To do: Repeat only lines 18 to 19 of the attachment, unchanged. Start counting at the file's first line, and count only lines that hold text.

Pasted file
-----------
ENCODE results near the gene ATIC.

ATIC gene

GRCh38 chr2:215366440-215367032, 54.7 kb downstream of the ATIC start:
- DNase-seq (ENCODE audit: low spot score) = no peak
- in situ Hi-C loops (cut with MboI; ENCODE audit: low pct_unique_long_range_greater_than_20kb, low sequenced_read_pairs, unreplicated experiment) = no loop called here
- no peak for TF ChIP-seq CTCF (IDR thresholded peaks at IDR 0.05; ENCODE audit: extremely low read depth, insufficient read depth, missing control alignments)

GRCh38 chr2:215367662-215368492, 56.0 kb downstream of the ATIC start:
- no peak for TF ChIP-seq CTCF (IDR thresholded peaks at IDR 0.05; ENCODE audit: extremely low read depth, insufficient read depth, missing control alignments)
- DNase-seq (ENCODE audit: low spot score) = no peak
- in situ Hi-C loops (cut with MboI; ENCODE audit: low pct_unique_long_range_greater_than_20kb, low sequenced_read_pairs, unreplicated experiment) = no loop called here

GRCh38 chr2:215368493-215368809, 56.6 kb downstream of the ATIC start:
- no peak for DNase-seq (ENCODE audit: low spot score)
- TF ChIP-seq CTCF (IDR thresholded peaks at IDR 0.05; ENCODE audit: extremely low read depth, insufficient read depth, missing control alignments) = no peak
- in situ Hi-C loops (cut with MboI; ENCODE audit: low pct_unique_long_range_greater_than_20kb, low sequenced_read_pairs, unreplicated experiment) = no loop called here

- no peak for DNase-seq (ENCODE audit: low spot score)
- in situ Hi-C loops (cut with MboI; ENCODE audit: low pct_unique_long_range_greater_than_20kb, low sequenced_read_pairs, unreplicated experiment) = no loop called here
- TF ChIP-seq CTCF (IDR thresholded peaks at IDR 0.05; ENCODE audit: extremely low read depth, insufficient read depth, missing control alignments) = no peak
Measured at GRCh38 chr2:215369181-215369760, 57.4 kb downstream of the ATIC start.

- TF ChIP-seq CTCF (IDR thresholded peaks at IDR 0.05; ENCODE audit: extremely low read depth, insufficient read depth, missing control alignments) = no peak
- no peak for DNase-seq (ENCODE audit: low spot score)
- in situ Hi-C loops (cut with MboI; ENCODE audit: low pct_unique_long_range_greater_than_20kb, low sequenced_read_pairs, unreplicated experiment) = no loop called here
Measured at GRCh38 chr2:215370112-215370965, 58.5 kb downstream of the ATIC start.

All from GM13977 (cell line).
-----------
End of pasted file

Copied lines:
Measured at GRCh38 chr2:215369181-215369760, 57.4 kb downstream of the ATIC start.

- TF ChIP-seq CTCF (IDR thresholded peaks at IDR 0.05; ENCODE audit: extremely low read depth, insufficient read depth, missing control alignments) = no peak